Picture child's feet next to pens, pencils and paper

Open Access research that is helping to improve educational outcomes for children

Strathprints makes available scholarly Open Access content by researchers in the School of Education, including those researching educational and social practices in curricular subjects. Research in this area seeks to understand the complex influences that increase curricula capacity and engagement by studying how curriculum practices relate to cultural, intellectual and social practices in and out of schools and nurseries.

Research at the School of Education also spans a number of other areas, including inclusive pedagogy, philosophy of education, health and wellbeing within health-related aspects of education (e.g. physical education and sport pedagogy, autism and technology, counselling education, and pedagogies for mental and emotional health), languages education, and other areas.

Explore Open Access education research. Or explore all of Strathclyde's Open Access research...

'If I'm going to teach about the world, I need to know the world' : developing Australian pre-service teachers' intercultural competence through international trips

Santoro, Ninetta (2014) 'If I'm going to teach about the world, I need to know the world' : developing Australian pre-service teachers' intercultural competence through international trips. Race Ethnicity and Education, 17 (3). pp. 429-444. ISSN 1361-3324

Full text not available in this repository. Request a copy from the Strathclyde author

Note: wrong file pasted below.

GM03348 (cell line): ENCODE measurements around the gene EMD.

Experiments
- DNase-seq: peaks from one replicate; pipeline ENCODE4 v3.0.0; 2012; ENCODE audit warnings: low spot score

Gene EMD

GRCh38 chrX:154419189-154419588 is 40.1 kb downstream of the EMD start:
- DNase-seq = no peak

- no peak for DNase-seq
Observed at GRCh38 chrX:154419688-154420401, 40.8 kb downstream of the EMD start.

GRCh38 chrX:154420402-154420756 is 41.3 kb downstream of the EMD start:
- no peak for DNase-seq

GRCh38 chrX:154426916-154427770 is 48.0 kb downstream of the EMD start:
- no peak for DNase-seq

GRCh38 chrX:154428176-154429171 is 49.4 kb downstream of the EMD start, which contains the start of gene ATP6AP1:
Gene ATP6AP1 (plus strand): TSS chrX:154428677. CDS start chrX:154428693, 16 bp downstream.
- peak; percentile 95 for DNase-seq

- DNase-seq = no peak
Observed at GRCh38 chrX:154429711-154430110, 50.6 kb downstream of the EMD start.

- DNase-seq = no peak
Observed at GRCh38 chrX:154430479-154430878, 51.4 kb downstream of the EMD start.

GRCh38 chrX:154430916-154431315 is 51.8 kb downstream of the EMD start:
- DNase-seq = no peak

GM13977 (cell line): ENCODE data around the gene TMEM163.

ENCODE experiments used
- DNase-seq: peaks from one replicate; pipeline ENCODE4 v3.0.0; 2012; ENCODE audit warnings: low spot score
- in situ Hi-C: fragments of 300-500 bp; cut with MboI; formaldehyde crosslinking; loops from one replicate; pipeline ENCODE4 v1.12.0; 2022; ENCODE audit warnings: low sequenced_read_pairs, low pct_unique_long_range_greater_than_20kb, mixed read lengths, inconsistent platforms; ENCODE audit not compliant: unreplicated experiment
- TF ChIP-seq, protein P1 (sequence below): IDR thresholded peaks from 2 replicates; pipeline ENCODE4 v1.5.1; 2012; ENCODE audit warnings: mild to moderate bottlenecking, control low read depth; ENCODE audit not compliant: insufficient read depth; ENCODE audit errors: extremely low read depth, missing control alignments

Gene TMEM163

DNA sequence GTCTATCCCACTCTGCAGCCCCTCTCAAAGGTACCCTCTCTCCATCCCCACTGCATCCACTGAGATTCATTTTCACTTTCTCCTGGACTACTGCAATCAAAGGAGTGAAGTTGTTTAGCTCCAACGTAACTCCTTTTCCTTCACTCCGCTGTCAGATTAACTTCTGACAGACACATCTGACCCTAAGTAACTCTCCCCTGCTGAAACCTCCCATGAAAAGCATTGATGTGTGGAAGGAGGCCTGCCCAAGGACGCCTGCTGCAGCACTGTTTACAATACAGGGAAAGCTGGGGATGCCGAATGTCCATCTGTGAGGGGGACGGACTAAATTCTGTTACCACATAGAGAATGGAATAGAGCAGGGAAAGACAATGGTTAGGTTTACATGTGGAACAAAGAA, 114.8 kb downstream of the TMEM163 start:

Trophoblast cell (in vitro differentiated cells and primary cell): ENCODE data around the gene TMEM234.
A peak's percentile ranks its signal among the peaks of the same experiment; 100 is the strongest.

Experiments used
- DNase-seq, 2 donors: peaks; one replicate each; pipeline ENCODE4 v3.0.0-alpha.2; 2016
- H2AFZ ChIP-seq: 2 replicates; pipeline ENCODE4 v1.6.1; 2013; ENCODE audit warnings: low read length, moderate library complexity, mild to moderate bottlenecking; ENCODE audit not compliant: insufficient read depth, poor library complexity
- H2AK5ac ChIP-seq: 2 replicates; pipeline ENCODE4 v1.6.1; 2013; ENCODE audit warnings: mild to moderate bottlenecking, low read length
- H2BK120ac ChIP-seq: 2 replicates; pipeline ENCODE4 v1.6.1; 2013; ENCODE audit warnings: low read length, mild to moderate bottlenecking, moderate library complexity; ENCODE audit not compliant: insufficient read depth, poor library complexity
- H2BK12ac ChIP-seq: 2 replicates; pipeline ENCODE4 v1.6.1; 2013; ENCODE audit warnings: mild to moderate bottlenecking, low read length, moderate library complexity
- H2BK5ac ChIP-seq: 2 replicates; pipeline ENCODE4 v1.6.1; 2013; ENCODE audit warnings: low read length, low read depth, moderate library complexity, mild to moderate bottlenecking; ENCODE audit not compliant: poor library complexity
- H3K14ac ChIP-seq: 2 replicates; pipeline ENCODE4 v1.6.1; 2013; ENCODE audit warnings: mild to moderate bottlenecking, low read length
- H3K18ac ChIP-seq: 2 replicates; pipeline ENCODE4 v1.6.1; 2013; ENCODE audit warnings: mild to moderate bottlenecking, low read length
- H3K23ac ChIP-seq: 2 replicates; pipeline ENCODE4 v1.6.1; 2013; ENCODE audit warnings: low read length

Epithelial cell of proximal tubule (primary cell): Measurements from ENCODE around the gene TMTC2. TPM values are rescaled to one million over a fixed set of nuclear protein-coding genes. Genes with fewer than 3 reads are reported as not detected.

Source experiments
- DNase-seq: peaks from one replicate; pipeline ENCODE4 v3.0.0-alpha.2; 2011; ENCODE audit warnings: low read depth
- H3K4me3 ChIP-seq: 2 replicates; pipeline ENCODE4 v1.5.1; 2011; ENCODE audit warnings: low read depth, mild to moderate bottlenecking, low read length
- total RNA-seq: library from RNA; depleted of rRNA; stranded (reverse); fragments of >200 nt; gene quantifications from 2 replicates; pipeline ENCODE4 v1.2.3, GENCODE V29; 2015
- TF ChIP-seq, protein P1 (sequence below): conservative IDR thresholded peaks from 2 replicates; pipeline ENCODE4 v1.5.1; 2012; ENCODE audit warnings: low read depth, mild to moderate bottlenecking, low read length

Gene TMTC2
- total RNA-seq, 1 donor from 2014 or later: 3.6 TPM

Abstract

As classrooms have increasingly become diverse and complex, developing culturally responsive pedagogies is a professional imperative for teachers. However, considerable international research suggests that meeting the needs of diverse pupil cohorts is challenging for many teachers. In this article, we highlight how curriculum and teaching practices reflect hegemonic values and cultural practices, and can potentially marginalise minority ethnic students. We draw on data from a study conducted in a culturally diverse lower secondary school in Austria where mandatory swimming classes are a source of tension between Muslim female students and their teachers. Our analysis of the intersection of student resistance and teacher authority raises issues of power, compliance and the construction of cultural difference as problematic. We suggest that scenario-based learning and in particular, the analysis of examples of student resistance and teacher response may facilitate teachers’ reflexivity about the values and beliefs that underpin their practice.